Exposing ‘Staggering’ Ice Sheet Melt Deceptions
In recent months, two new papers published in The Cryosphere have provided a condensed summary of the ice-melt and sea-level-rise consequences of global warming for the Arctic region.
1. Between 1900 and 2010, the Greenland Ice Sheet (GIS) has melted so extensively and so rapidly that the GIS ice-melt contribution to global sea level rise has amounted to 1.5 centimeters for the entire 110-year period. One-and-a-half centimeters. That’s 0.59 of an inch!
2. It gets worse. Between 1993 and 2010, the contribution to global sea level rise has been a disturbing 0.39 of a centimeter. Almost 4/10ths of a centimeter. That’s 0.15 of an inch!
“Melt water from the Greenland ice sheet contributed 1.7–6.12 mm [median 3.9 mm, or 0.39 of a centimeter] to global sea level between 1993 and 2010“
“SMB [surface mass balance, Greenland Ice Sheet] during the 1920–1930 warm period over Greenland was comparable to the SMB of the 2000s, due to both higher melt and lower precipitation than normal.”
“Finally, with respect to the 1961–1990 period, the integrated contribution of the GrIS SMB [Greenland Ice Sheet Surface Mass Balance] anomalies over 1900–2010 is a sea level rise of about 15 ± 5 mm [1.5 centimeters], with a null contribution from the 1940s to the 2000s“
Breakdown: 1900-2010 GIS Sea Level Rise Contribution
1920s-1930s: GIS contribution to sea level rise: 1.1 cm
1993-2010: GIS contribution to sea level rise: 0.39 cm
1940s-2000s: “a null contribution” [to sea level rise]
Washington Post Peddles Alarmism With Deceptive ‘Trillion Tons’ Of Lost Ice Pronouncements
It’s scary to learn that the Greenland Ice Sheet has lost a “staggering” 9 trillion tons of ice since 1900.
It’s not scary to learn that 9 trillion tons of ice losses actually amounts to less than 1 inch (0.6 of an inch, or 1.5 centimeters) of sea level rise contribution from Greenland meltwater since 1900.
So what does a world-renown news organization like the Washington Post do with this contextually-weighted scientific information? Of course, like most other media organizations in the modern era, the Post attempts to frighten the public with disturbing trillions of tons of lost ice exclamations without emphasizing the modest and nearly imperceptible sea level impact such “staggering” ice losses produce.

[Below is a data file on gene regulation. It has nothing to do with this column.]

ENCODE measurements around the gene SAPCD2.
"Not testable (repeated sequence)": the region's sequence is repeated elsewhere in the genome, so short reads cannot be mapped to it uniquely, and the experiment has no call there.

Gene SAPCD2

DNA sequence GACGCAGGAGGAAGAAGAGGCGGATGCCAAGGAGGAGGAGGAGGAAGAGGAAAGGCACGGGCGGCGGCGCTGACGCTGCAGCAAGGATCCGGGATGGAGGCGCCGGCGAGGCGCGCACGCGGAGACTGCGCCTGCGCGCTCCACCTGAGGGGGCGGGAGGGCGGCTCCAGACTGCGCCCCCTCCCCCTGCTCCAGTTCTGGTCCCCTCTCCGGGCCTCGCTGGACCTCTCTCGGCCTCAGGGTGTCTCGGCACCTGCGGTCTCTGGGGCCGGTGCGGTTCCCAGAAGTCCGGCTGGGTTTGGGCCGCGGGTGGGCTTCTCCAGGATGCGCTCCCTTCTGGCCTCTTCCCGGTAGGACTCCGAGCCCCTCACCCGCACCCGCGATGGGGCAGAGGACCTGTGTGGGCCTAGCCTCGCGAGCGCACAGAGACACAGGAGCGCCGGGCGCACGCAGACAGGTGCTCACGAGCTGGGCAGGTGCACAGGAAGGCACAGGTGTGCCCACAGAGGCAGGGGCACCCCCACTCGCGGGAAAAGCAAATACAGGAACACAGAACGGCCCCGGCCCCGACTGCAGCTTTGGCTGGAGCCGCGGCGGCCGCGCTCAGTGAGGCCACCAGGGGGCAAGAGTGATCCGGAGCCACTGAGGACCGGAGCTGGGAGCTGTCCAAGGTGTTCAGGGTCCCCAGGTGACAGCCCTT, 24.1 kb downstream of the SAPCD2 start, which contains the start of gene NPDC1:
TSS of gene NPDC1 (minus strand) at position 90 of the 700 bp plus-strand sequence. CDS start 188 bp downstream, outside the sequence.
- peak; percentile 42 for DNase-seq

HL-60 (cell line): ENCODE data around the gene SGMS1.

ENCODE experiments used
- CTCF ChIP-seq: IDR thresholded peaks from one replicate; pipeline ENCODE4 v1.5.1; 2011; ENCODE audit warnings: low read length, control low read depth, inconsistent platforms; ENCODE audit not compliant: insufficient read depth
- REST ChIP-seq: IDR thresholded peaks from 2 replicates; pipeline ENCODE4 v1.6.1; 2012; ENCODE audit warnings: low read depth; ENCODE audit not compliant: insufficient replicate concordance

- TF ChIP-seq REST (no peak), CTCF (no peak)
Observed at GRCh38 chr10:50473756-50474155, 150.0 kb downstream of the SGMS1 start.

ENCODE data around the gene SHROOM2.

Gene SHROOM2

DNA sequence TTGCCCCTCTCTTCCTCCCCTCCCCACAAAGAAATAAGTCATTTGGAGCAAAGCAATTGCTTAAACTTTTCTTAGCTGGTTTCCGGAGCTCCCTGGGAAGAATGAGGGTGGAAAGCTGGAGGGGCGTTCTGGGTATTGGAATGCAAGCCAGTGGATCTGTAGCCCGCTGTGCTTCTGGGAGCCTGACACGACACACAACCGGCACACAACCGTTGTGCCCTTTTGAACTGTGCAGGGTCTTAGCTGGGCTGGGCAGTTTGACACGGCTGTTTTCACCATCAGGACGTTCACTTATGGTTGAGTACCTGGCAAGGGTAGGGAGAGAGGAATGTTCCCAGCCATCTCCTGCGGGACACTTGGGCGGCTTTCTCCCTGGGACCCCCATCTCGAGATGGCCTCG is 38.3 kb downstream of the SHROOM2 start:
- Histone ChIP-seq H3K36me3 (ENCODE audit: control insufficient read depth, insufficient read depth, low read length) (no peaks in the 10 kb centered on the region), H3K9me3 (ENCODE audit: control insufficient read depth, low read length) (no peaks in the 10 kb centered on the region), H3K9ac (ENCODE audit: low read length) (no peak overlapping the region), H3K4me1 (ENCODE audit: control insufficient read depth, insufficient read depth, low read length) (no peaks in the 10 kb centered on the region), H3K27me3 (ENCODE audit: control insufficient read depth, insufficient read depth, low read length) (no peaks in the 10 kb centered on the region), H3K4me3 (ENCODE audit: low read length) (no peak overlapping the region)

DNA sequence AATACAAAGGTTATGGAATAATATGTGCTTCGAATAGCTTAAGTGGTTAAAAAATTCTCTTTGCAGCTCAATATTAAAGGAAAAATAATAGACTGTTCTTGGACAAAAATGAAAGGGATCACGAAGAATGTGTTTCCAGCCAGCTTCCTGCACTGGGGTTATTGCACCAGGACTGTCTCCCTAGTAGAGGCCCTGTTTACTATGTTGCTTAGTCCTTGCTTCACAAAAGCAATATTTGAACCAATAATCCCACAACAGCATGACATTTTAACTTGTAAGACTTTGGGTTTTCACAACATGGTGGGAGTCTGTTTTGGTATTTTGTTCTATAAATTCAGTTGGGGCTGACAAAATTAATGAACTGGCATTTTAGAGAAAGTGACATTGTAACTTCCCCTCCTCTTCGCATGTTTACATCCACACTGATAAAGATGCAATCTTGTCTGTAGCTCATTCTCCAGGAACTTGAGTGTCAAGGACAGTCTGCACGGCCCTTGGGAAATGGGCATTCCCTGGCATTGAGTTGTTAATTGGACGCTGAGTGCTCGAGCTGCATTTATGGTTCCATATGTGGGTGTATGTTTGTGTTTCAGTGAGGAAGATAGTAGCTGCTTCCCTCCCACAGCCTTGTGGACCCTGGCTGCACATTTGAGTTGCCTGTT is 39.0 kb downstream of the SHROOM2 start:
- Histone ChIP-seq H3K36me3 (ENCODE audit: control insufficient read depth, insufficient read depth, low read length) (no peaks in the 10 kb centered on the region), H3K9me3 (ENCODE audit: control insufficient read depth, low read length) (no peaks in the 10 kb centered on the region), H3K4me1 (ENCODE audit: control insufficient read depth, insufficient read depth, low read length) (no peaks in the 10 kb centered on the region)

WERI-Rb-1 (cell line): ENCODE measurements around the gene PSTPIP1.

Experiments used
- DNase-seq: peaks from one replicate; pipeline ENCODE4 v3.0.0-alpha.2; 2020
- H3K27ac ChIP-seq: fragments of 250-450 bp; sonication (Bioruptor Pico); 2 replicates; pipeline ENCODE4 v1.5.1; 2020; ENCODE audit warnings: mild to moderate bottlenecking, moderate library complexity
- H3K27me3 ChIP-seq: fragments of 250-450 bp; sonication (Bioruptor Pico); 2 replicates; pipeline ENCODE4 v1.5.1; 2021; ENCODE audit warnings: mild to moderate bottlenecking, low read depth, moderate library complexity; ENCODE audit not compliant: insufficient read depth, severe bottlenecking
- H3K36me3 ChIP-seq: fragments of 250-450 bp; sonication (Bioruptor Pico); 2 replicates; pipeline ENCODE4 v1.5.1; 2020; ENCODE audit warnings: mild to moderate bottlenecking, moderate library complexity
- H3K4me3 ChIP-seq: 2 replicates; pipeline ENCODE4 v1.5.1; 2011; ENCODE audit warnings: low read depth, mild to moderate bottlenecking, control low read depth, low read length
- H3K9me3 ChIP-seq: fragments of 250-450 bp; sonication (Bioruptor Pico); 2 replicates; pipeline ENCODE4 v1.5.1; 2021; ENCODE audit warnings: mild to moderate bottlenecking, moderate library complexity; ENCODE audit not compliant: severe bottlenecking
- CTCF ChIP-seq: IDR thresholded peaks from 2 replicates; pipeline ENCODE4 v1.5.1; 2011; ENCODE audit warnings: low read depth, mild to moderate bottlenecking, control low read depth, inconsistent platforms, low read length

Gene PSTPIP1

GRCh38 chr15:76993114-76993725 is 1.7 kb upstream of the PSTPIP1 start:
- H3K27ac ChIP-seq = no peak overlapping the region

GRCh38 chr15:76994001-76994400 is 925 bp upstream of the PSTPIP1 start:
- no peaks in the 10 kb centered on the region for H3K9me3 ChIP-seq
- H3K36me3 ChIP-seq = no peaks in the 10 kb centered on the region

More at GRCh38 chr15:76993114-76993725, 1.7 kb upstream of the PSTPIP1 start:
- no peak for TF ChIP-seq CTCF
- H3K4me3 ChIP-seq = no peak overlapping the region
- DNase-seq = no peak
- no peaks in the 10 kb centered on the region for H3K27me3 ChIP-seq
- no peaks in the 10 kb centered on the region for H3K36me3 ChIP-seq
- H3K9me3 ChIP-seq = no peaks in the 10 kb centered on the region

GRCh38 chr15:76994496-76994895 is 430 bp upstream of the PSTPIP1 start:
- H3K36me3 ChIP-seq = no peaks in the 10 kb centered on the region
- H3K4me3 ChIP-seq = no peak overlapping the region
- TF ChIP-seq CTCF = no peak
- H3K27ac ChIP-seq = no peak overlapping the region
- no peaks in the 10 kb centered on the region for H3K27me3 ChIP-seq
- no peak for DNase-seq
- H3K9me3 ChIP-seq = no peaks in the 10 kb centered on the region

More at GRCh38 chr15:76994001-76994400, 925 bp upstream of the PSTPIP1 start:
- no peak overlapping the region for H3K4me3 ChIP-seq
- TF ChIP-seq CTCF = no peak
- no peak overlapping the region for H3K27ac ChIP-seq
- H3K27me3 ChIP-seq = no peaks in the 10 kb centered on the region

In December, 2015, the Post‘s Chris Mooney summarized “Greenland’s massive, centennial contribution to sea level rise”.
Washington Post (December, 2015)
It is apparent from reading the article that Mooney is either (a) unaware that less than 1 inch of long-term sea level impact is not “massive”, and therefore using that descriptor in conjunction with trillions-of-tons of ice loss can be misleading, or (b) he is aware that less than 1 inch of sea level impact in 110 years is not especially alarming, so he buries this inconvenient detail in the body of the article and instead he focuses on employing terms like “staggering” and “massive” and “trillions” and “disturbing” and “alarming” in an effort to conceal.
It would appear that (b) is more likely.
Notice above how Mooney cursorily acknowledges that 1 inch of global-scale sea level rise from 9 trillion tons of melted GIS ice “may not sound like much”. But then, to recover, he misleadingly pivots to hypothetical scenarios, equating what one inch of sea level rise would do if this water equivalent from across the world ocean was onlydumped on the United States’ interstate highway system. (How does fantasy writing like this make it into a serious science article?)
And then, to pile on another thought experiment, Mooney adds the obligatory “if the entire ice sheet were to melt” conjuring so he can mention that “20 feet of sea level rise” is what’s at stake here.
One inch in 110 years isn’t enough to garner attention, but 98 feet (times 63) of submerged U.S. roads and global coastal areas is quite the scary scenario.
The Washington Post employed this same misleading and diversionary strategy about 8 months later, again relying on the “9 trillion tons of ice” lost study to scare readers.